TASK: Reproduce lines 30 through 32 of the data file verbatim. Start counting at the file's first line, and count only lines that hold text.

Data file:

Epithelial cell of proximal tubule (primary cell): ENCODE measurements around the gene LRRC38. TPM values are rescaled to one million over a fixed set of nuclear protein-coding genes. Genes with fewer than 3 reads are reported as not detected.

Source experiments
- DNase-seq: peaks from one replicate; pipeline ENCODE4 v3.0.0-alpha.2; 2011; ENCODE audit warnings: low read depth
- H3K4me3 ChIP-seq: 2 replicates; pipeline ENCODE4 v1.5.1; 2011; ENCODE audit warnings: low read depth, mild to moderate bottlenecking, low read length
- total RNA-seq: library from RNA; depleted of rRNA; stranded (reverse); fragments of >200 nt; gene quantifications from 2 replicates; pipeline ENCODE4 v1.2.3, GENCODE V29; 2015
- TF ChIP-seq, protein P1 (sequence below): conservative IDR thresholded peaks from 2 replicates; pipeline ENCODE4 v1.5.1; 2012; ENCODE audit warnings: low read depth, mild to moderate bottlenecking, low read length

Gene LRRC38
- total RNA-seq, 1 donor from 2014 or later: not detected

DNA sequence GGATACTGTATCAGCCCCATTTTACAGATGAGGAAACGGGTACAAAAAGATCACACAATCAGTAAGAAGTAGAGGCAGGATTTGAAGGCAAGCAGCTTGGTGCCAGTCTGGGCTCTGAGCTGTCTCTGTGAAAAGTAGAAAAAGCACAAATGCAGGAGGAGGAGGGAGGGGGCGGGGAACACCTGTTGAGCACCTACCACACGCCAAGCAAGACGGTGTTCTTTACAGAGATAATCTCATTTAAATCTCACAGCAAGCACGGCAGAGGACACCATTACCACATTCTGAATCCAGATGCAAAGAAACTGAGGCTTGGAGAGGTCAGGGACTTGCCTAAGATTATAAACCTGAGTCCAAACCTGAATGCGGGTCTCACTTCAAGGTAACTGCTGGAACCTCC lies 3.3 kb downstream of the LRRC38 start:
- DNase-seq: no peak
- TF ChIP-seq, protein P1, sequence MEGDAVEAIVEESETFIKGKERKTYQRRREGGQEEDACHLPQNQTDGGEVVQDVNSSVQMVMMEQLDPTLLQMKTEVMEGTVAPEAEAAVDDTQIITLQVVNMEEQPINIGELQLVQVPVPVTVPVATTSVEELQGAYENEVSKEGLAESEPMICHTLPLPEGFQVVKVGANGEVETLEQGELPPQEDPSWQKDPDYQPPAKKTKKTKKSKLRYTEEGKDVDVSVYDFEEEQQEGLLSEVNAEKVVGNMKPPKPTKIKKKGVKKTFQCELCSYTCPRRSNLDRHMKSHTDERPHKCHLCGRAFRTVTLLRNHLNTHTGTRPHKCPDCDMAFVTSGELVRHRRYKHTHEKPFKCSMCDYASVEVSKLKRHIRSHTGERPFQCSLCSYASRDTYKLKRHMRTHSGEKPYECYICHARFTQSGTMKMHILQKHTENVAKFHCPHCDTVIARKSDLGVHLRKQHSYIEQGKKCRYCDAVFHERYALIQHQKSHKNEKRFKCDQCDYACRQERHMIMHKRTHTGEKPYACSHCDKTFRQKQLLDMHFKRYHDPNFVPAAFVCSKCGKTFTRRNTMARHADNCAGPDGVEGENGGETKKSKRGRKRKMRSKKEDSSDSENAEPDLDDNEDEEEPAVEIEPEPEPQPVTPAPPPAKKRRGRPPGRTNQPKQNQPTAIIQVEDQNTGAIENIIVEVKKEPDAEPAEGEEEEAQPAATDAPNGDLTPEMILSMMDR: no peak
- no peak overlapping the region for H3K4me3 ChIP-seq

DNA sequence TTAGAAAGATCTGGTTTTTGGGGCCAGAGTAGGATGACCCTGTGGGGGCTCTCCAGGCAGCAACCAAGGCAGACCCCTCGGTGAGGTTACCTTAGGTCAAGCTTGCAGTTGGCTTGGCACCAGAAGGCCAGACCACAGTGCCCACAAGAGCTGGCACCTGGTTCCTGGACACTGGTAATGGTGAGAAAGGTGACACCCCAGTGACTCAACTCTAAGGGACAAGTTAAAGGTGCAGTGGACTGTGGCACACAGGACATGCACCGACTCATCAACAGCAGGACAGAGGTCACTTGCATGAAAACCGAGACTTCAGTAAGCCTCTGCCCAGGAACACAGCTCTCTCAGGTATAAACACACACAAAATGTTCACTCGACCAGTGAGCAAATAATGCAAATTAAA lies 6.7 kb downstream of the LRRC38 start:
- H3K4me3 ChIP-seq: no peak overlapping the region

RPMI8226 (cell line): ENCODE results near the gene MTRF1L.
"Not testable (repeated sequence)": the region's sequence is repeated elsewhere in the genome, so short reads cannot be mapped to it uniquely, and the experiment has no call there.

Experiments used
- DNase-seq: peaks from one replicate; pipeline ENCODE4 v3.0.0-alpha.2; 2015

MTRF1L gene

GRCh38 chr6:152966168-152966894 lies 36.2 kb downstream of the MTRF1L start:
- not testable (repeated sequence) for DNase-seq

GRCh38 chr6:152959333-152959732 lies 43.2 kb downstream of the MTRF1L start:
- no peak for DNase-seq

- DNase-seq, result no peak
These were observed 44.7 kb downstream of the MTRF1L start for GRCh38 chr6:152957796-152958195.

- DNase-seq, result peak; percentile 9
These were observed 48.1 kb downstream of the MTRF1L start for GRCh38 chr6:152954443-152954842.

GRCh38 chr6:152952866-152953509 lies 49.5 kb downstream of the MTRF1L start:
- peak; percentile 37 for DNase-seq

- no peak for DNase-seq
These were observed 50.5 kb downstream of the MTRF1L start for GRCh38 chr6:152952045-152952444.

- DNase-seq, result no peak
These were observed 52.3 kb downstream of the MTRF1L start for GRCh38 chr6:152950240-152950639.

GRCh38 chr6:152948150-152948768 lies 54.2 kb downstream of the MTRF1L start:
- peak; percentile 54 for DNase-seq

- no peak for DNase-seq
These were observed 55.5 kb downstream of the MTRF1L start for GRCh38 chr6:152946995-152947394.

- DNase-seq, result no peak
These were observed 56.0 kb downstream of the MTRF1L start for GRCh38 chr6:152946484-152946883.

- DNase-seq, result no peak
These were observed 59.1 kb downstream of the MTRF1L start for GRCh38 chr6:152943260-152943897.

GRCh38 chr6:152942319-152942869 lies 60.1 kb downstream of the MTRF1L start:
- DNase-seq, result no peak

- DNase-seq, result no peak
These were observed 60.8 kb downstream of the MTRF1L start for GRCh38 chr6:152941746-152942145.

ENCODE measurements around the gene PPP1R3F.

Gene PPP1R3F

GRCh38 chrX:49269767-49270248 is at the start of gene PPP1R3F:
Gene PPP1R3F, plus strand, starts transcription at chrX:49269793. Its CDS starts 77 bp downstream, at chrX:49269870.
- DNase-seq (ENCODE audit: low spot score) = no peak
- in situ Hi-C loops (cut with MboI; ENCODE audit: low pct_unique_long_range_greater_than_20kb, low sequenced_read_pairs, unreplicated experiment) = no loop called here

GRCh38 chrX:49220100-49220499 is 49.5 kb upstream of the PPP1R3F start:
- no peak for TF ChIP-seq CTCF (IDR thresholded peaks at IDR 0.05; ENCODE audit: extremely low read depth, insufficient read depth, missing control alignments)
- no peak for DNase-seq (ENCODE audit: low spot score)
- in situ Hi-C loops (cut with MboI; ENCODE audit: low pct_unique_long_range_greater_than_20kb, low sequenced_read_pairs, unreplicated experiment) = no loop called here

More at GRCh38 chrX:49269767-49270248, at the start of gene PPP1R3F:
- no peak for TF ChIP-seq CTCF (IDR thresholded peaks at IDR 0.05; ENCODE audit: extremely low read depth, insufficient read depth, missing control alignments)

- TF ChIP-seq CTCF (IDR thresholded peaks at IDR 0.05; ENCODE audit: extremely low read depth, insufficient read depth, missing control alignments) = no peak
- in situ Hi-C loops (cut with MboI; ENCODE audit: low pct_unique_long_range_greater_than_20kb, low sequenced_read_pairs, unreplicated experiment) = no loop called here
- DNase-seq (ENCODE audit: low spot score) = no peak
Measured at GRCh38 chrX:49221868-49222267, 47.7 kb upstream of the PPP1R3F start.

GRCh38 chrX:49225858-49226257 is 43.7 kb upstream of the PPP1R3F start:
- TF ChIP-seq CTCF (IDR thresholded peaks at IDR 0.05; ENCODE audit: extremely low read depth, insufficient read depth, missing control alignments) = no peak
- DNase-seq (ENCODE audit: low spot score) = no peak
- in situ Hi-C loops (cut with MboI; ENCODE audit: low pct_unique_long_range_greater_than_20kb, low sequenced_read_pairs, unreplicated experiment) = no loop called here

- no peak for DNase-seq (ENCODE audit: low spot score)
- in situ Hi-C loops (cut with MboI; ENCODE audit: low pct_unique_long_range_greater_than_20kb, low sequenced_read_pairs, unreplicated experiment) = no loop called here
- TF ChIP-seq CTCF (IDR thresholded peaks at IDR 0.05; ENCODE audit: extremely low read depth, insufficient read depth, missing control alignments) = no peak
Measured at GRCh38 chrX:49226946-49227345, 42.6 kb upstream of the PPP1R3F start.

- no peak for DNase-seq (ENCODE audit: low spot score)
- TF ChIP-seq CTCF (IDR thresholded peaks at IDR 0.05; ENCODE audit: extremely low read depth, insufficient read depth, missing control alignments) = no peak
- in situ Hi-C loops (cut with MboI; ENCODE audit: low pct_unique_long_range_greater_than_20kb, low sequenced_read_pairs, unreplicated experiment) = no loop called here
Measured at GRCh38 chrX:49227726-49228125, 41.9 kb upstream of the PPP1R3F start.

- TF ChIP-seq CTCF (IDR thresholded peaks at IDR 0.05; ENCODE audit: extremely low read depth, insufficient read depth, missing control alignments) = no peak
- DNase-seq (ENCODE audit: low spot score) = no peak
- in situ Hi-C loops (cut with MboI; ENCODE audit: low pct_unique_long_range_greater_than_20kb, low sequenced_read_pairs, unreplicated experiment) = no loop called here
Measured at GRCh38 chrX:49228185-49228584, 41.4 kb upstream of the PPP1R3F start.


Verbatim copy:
- no peak for DNase-seq
These were observed 50.5 kb downstream of the MTRF1L start for GRCh38 chr6:152952045-152952444.

- DNase-seq, result no peak